Let us, then, be up and doing,
With a heart for any fate;
Still achieving, still pursuing,
Learn to labor and to wait.

Hymn 315 This Old World

Words from a traditional American hymn, adapted

This old world is full of sorrow,
Full of sickness, weak and sore.
If you love your neighbour truly,
Love will come to you the more.

We’re all children of one family,
We’re all brothers, sisters too.
If you cherish one another
Love and friendship come to you.

This old world can be a garden,
Full of fragrance, full of grace;
If we love our neighbors truly,
We must meet them face to face.

It is said now, “Love thy neighbor,”
And we know well that is true;
This the sum of human labor,
True for me as well as you.

Sharing of Joys and Concerns

Reading Macbeth Act 5, scene 5, 19–28, William Shakespeare

Macbeth:
To‐morrow, and to‐morrow, and to‐morrow,
Creeps in this petty pace from day to day,
To the last syllable of recorded time;
And all our yesterdays have lighted fools
The way to dusty death.
                                   Out, out, brief candle!
Life’s but a walking shadow, a poor player,
That struts and frets his hour upon the stage,
And then is heard no more. It is a tale
Told by an idiot, full of sound and fury,
Signifying nothing.

Hymn 109 As We Come Marching, Marching

Words by James Oppenheim

As we come marching, marching in the beauty of the day,
A million darkened kitchens, a thousand mill lofts gray,
Are touched with all the radiance that a sudden sun discloses,
For the people hear us singing: “Bread and roses! Bread and roses!”

As we come marching, marching, we battle too for men,
For they are women’s children, and we mother them again.
Our lives shall not be sweated from birth until life closes;
Hearts starve as well as bodies; give us bread, but give us roses!

As we come marching, marching, unnumbered women dead
Go crying through our singing their ancient cry for bread.
Small art and love and beauty their drudging spirits knew.
Yes, it is bread we fight for — but we fight for roses, too!

As we come marching, marching, we bring the greater days.
The rising of the women means the rising of the race.
No more the drudge and idler — ten that toil where one reposes,
But a sharing of life’s glories: Bread and roses! Bread and roses!

Sermon: What Is Real?

I know I should aspire to ensure that each of you, while sitting here, has a good chance of connecting all the dots I made in my choices of readings and hymns. I fear, however, that is not how I approach reality. Reality is, first, rough‐and‐tumble, but it also has shifting appearances and defies easy definition. If you don’t see the connections (or if you imagine others of your own), I invite you to engage with me in that sort of discussion best carried out after work at the 21st Amendment.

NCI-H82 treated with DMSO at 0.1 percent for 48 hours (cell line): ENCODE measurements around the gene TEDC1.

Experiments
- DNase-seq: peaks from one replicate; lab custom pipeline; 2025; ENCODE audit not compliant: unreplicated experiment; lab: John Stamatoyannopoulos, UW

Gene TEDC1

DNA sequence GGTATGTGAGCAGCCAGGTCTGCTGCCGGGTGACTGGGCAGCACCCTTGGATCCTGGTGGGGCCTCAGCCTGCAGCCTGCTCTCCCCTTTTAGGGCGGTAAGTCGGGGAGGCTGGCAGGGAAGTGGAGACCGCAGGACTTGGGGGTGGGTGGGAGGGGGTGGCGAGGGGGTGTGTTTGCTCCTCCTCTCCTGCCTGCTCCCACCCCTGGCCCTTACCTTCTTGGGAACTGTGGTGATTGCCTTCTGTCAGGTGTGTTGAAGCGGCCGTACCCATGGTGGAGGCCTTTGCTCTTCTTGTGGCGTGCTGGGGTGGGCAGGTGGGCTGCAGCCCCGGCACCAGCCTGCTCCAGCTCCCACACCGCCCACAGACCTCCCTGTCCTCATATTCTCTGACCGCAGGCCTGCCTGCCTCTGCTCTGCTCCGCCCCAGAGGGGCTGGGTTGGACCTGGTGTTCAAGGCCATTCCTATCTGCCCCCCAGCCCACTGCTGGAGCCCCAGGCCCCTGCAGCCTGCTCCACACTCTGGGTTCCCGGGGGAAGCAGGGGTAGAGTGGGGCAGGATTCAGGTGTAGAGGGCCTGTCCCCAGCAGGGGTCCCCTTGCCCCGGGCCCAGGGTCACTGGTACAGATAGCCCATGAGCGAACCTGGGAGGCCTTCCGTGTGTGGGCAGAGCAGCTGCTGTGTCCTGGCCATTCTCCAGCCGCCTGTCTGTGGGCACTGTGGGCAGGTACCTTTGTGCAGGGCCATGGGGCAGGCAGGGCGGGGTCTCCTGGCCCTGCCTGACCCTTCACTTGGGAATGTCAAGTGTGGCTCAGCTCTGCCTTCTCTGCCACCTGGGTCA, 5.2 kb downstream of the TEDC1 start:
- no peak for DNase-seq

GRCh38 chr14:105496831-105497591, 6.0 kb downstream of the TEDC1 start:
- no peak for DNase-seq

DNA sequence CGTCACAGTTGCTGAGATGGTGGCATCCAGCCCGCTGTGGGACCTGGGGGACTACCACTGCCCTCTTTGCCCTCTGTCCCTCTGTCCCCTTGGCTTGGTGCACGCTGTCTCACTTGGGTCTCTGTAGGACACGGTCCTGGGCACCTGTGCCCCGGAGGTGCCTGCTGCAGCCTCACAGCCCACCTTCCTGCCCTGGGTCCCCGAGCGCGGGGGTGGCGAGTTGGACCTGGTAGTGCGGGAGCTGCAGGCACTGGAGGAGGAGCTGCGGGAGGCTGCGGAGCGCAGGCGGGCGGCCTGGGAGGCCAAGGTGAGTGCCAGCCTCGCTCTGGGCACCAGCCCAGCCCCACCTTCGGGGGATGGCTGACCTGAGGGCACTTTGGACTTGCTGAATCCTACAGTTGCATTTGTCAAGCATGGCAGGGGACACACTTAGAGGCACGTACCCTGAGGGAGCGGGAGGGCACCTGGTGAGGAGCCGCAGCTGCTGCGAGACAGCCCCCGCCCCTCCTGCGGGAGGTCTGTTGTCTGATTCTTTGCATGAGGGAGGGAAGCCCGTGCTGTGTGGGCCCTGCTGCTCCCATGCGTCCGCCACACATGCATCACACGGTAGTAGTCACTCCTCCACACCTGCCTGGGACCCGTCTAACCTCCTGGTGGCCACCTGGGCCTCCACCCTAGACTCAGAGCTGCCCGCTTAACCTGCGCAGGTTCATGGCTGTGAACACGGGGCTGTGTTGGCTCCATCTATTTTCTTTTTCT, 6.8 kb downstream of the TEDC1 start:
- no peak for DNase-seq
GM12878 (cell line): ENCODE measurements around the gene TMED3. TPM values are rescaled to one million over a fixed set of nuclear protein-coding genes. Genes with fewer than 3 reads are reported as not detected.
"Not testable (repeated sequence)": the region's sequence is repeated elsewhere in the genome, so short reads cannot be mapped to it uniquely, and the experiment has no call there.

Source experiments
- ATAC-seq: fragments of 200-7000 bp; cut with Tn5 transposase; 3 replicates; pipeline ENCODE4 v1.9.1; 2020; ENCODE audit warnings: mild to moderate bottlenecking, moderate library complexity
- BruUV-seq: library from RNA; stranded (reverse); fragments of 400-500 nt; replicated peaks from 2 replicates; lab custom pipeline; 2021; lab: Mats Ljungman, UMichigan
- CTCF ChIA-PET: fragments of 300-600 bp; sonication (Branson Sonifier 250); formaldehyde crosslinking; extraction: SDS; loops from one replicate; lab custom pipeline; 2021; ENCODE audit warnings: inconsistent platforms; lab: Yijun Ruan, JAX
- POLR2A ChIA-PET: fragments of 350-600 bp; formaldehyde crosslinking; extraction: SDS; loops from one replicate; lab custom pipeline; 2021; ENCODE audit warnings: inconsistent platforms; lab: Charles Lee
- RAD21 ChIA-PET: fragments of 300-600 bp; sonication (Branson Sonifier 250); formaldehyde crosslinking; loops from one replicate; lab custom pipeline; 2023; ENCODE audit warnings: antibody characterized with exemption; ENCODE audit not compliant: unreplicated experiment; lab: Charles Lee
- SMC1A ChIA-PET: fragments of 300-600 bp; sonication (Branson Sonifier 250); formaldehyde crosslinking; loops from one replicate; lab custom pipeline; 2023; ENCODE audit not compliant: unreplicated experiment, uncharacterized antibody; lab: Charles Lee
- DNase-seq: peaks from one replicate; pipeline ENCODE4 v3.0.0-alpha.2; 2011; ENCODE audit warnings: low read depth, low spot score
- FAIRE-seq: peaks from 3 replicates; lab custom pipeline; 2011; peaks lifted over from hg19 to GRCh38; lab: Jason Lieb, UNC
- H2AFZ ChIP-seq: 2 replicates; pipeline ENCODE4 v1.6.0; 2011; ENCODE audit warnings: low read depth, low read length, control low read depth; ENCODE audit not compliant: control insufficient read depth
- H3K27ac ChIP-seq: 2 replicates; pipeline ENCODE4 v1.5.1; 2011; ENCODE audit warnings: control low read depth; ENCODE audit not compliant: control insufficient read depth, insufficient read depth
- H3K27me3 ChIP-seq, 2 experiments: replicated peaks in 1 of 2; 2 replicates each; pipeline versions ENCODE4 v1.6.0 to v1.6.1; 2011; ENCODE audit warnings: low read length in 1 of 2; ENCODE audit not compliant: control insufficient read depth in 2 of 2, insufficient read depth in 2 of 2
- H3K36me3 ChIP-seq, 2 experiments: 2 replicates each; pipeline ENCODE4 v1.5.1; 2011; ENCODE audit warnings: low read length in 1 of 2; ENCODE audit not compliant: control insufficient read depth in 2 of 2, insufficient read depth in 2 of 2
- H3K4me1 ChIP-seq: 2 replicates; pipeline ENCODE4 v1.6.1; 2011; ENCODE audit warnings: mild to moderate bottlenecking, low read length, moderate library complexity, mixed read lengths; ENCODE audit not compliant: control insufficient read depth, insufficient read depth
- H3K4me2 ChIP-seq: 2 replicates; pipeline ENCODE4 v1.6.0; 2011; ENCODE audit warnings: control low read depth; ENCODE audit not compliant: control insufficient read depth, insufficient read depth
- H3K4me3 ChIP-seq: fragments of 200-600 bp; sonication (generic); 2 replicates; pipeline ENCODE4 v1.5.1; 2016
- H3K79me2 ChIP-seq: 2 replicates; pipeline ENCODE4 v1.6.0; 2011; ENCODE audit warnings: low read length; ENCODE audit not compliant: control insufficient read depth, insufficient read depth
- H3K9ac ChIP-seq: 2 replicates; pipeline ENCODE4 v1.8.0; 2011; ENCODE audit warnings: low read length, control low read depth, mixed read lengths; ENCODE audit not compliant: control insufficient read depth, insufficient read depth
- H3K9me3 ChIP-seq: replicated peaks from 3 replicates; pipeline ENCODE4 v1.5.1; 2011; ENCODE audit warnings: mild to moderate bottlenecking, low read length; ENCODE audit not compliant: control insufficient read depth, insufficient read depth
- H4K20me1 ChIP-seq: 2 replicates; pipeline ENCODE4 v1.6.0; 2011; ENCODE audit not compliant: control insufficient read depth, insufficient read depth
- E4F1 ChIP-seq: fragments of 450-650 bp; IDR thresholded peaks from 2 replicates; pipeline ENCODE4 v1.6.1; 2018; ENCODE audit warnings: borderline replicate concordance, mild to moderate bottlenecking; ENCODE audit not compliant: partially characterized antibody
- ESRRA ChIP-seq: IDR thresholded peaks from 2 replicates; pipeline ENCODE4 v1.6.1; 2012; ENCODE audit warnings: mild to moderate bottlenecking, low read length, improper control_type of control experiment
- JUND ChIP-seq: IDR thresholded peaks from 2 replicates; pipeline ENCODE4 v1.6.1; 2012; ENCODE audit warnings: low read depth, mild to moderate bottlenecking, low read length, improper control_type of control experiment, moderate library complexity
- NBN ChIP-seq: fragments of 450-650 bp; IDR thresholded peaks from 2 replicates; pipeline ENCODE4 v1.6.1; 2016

I’m involved in, and this service is inspired by my experiences in, Second Life, which is a persistent, three‐dimensional, virtual, user‐generated, social environment.

I recently attended SteamCon, a science fiction convention in Seattle. I went in order to meet people I already knew from Second Life, the third time I have met friends I previously knew only virtually. It is the consistency of these experiences, as well as oft‐heard ribbing about virtual worlds or “computer games” or “social media” that spurred these reflections, which I first presented in a nondenominational Christian church service in Second Life.

Are the pixels one sees in Second Life real?
In the sense that we are not each dreaming, or imagining the screens before us, they are real.
They are real pixels, then.
No, they are not flesh. No, I do not have horns (although two people at SteamCon both offered to make horns for me).
To be real is to acknowledge inherent nature—and inherent limitations.

Is art real? –and not just in the facile sense of being real canvas and pigment.
And no, “I know it when I see it” isn’t a good answer, either.
Neither is “I like it.”
Art can take so many forms. What is it that makes it real art?
Among other things, real art is created with intention by an artist.
To be real is an acknowledgement of intent.
Real art is meant to feed the spirit and heart.
To be real is to acknowledge dimensions beyond what we can touch and see.

Is a telephone conversation real? Are the people on the other end of this conference call real?
Hello! Can anybody hear me?
It is real sound, created by real electromagnetic energy.
It is a real intention.
But what makes it a real conversation is not only the intention (leaving a message in voice mail is not a conversation!)